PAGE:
What We Can Learn From Woodrow Wilson

Wilson's idealistic vision of democracy and self-determination around the world should serve as a model for the Democrats' foreign policy.
We can't do much better than reclaiming the Declaration of Independence as a fundamental foreign policy document in American history. We have a tendency to read it in a simplistic way, and to think of it only as a sort of airy declaration of what were then human rights, and a declaration of separation from England. But, in fact, the founders had a fairly well-articulated sense of what they were doing with foreign policy, and a fairly revolutionary sense of their foreign policy. So I'm quite interested in how Woodrow Wilson rediscovers the founders and makes them relevant for his time.

This thinking about Wilson began for me about ten years ago when I came to be a speechwriter in the second term of Bill Clinton's presidency. I was quite interested in which presidents were considered historically interesting to Clinton and quickly figured out it was John F. Kennedy, obviously, and Franklin D. Roosevelt a little less obviously, and Teddy Roosevelt, who was a huge influence on Bill Clinton, and always has been. It was a time in the 1990s when a lot of very favorable books were coming out about Teddy Roosevelt, and it was an attractive time to be thinking about him. At the same time, I felt Wilson was completely ignored. I don't remember Clinton ever talking about Wilson. In the collected speeches of Bill Clinton -- it's something like eighteen very fat volumes, the man enjoys speaking -- if we looked up Wilson, I'm sure we could find a few references, but very few.

As a historian, I thought that was fascinating. I looked a little into Wilson and the way people talk about him, a sort of casual dismissal of Wilsonian idealism, which is a put-down -- I don't think it's ever used favorably in the press. George Bush vigorously denies that he's a Wilsonian idealist, and it's largely an accusation leveled at him, not something he claims for himself. Henry Kissinger's book, Diplomacy, opens with a discussion of Wilson versus Theodore Roosevelt, and he states it very clearly. One is an idealist, one is a realist.

I think the tide may be about to turn for Wilson. I do think he is a pivot for all of American history before him, converting it into the twentieth century. For my research, more than anything, I read his speeches, which was a pleasure. There are a lot of Wilson's speeches, and they are fascinating. They are radically different from what came before. They are radically different from what Theodore Roosevelt was saying. We think of them as roughly equal levels of orators, but I think Wilson vastly exceeded Teddy Roosevelt, and there's nothing in the late nineteenth century like him at all. You really have to go back to Abraham Lincoln for a sense that there's a mystical power in American history that's very forceful, that is acting through Wilson and through the American people and exerting considerable force on world events.

You can call it naïve and idealistic, and it's easy to find examples of naïve phrasings in Wilson's oratory, but you can also say, this person knew American history better than any president before him, and arguably better than any president since, and knew the founding moment extremely well: Jefferson in particular, but Hamilton, also, and knew the Civil War vividly, with first-hand knowledge. It's always worth restating that he was a war child. He grew up in a ravaged South. He saw destruction around him. He was not in peril himself, but he certainly lived in a South that was basically destroyed by the Civil War and had a lifelong, profound aversion to war.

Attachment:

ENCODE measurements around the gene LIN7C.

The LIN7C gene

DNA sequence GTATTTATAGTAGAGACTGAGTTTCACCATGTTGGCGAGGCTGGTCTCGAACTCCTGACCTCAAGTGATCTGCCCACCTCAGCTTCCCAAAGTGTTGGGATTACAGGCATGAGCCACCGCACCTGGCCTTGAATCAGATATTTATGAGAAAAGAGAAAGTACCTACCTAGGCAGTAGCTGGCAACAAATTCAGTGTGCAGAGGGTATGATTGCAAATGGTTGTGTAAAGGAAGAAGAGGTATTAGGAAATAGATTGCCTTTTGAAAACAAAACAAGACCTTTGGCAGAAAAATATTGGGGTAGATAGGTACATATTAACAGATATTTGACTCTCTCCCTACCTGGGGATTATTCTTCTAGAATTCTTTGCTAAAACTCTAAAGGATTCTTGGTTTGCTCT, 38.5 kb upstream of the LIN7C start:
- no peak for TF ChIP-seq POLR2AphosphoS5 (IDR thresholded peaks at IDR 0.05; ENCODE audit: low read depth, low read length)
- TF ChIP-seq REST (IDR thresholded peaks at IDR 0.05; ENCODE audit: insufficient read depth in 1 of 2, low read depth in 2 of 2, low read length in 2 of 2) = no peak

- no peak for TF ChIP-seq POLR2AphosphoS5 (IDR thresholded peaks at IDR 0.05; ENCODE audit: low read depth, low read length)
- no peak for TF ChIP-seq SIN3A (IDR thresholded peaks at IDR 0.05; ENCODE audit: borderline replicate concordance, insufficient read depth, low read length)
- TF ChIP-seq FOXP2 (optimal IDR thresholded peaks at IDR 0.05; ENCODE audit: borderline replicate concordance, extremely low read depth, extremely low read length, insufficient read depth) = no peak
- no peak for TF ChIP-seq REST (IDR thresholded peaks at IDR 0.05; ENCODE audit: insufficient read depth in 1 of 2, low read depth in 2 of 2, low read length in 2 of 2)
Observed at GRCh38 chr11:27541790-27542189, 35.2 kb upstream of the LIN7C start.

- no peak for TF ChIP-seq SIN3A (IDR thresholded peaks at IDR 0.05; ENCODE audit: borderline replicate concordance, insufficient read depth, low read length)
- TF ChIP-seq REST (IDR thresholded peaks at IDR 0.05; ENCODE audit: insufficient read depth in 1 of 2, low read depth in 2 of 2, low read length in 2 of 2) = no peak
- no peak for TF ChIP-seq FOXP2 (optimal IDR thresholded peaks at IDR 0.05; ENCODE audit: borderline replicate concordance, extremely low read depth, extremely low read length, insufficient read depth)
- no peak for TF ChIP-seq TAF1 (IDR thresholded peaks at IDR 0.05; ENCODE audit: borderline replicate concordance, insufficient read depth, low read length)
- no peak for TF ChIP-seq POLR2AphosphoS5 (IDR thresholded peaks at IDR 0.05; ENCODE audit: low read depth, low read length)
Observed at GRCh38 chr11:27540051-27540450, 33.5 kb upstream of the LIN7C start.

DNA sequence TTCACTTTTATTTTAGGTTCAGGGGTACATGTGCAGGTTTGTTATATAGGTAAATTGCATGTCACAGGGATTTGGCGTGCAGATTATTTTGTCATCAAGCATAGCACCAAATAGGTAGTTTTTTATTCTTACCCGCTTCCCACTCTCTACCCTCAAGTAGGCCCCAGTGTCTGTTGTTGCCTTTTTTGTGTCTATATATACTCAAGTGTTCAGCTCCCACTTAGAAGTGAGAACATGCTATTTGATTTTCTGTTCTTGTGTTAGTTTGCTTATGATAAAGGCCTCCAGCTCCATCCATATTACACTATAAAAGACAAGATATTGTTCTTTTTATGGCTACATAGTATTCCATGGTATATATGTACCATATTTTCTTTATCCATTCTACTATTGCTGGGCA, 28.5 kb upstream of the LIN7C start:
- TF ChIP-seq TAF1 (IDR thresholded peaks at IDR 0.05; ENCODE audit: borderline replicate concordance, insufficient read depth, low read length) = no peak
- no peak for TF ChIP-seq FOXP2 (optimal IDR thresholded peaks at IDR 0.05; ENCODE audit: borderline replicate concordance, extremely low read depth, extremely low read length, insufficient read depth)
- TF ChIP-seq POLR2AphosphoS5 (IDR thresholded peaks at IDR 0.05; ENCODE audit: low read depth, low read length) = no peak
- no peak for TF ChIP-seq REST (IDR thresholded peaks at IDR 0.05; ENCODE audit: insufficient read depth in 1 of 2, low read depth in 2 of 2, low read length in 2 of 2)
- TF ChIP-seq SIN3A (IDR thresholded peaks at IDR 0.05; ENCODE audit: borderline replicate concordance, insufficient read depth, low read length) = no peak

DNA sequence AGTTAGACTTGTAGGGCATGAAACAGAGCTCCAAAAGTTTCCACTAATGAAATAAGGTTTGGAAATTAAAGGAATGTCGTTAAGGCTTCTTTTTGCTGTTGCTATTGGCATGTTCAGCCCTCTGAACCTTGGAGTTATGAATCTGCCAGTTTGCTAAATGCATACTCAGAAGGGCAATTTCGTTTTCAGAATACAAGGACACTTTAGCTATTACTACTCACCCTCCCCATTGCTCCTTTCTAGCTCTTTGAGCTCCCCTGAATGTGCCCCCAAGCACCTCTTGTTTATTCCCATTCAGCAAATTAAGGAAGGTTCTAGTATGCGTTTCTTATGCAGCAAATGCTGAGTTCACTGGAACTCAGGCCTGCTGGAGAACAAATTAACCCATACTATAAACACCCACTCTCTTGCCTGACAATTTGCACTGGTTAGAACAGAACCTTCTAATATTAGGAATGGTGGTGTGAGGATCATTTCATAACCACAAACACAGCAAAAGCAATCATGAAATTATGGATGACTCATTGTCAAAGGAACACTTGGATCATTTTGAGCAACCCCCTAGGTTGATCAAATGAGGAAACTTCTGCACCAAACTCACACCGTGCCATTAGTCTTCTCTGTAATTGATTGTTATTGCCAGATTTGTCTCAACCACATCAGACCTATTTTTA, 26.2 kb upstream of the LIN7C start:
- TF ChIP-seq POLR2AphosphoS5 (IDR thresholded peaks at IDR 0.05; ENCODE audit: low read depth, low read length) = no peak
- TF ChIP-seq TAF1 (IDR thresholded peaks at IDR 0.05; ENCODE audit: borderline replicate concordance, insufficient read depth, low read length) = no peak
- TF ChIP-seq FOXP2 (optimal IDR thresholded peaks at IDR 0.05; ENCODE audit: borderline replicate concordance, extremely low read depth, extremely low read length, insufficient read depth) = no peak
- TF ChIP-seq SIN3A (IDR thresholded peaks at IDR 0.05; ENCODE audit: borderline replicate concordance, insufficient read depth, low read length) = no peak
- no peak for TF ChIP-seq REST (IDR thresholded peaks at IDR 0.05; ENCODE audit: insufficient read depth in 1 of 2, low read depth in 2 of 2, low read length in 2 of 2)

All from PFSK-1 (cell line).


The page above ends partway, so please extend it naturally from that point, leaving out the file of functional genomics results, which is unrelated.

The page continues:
He knew -- as many people did, but I think with particular clarity -- that the moment he was living in was a moment of great destiny for the United States. He uses the word destiny and the word providence a lot. Throughout the years of his presidency, you see him changing and evolving considerably. He comes in, of course, as an anti-war president, and even in his second term he promises to keep us out of war. Events conspire against him, and in April 1917 he leads the United States into World War I, where it exerted a decisive impact -- a late entrance into the war, but a very decisive entrance, and there was nothing half-baked about it. Nearly two million soldiers were sent over. It was full war. It was the first European intervention by the United States, and it was a moment of tremendous change in the history of the United States that I don't think we give him proper credit for. It seems like our mixed memories and our largely negative memories are almost entirely rooted in the failed struggle to bring the U.S. into the League of Nations, and we overlook the considerable importance of the fact that he entered World War I at all.

World War I and Afterwards

The general consensus is that during the war itself he led effectively, and there's no better way to gauge his performance than to see the way the world looked at him as the war ended, which is perfectly captured in Erez Manela's book, The Wilsonian Moment H.G. Wells uses the word "messiah" to describe the way people felt about him. So, I consider him a most significant president and a most significant interventionist, and not someone who was so carried away with pacifism that he didn't act in the opposite direction when circumstances required it.

He failed, of course, in the Versailles negotiations. He failed to win passage in the Senate of American entry into the League of Nations. And his health failed. That basically is the cardinal sin of American politics, failure. It taints the way we remember him. But that does not mean that the ideas he was expressing were insignificant or insincere, or that his idealism did not have a considerable realism inside it. Idealism is only idealism when it can't be achieved, but when you have the political willpower to make an idea happen, then it's not idealistic -- it's realistic.

The chief Republican critique of Wilson at the time was that he was giving away something extremely valuable, which was American sovereignty. But what he was trying to do was to create a collective arrangement, which required all parties to give up a certain amount of sovereignty to make the new arrangement work. It was a tiny amount of sovereignty, and no serious person thinks that the United States would have been threatened in any way by this. But that the way he talked about it, and the way the Republicans talked about it, allowed him to be perceived as articulating a weaker position than he actually had. The ideas that he was expressing were quite radical and new, and we're still, in many ways, trying to live up to them. They're in place in many ways that we accept nowadays without even thinking about it. We gave up sovereignty in 1949, for example, when we entered NATO. We're giving up sovereignty every time we allow a new country into NATO, which we're doing often, because we are obligated by treaty to go to their defense.